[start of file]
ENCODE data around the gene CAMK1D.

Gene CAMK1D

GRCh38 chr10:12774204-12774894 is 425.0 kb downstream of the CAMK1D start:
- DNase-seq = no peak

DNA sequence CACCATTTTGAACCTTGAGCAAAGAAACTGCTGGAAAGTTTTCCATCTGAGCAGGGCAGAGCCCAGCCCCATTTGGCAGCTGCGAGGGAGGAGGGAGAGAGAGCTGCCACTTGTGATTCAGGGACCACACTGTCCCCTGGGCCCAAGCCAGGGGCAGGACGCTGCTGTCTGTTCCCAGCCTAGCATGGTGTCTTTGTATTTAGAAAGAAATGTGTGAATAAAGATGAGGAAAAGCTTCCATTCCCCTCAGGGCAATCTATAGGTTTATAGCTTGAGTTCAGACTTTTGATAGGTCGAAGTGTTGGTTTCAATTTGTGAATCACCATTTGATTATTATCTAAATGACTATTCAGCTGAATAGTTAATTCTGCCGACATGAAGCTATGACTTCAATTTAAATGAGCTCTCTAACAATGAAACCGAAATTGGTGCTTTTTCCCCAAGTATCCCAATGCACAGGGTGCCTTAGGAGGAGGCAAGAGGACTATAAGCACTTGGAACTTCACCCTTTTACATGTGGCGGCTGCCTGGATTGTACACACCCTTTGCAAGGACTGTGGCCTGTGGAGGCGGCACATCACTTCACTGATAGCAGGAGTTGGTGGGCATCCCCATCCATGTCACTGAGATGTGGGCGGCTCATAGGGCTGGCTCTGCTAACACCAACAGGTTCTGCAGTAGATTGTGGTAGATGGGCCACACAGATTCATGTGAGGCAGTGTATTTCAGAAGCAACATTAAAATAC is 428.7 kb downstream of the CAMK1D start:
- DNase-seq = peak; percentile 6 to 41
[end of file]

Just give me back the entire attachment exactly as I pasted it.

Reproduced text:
ENCODE data around the gene CAMK1D.

Gene CAMK1D

GRCh38 chr10:12774204-12774894 is 425.0 kb downstream of the CAMK1D start:
- DNase-seq = no peak

DNA sequence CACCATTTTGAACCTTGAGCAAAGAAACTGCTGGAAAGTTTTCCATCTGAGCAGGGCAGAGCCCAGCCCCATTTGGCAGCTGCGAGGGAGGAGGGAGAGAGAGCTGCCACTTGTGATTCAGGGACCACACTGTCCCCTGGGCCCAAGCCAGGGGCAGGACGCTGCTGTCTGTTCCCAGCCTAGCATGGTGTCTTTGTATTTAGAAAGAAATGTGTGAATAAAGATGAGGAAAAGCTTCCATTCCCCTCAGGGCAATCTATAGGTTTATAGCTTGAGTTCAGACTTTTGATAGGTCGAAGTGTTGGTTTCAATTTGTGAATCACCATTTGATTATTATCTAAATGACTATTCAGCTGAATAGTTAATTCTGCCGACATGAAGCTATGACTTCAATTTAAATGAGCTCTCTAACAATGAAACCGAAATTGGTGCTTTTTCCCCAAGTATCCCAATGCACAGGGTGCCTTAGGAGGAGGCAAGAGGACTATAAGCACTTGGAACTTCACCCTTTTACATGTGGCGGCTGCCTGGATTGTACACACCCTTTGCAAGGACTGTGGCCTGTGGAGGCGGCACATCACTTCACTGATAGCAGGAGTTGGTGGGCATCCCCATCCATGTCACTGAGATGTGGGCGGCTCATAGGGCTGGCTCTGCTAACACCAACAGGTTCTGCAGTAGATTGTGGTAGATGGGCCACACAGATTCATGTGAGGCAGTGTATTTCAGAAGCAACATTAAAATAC is 428.7 kb downstream of the CAMK1D start:
- DNase-seq = peak; percentile 6 to 41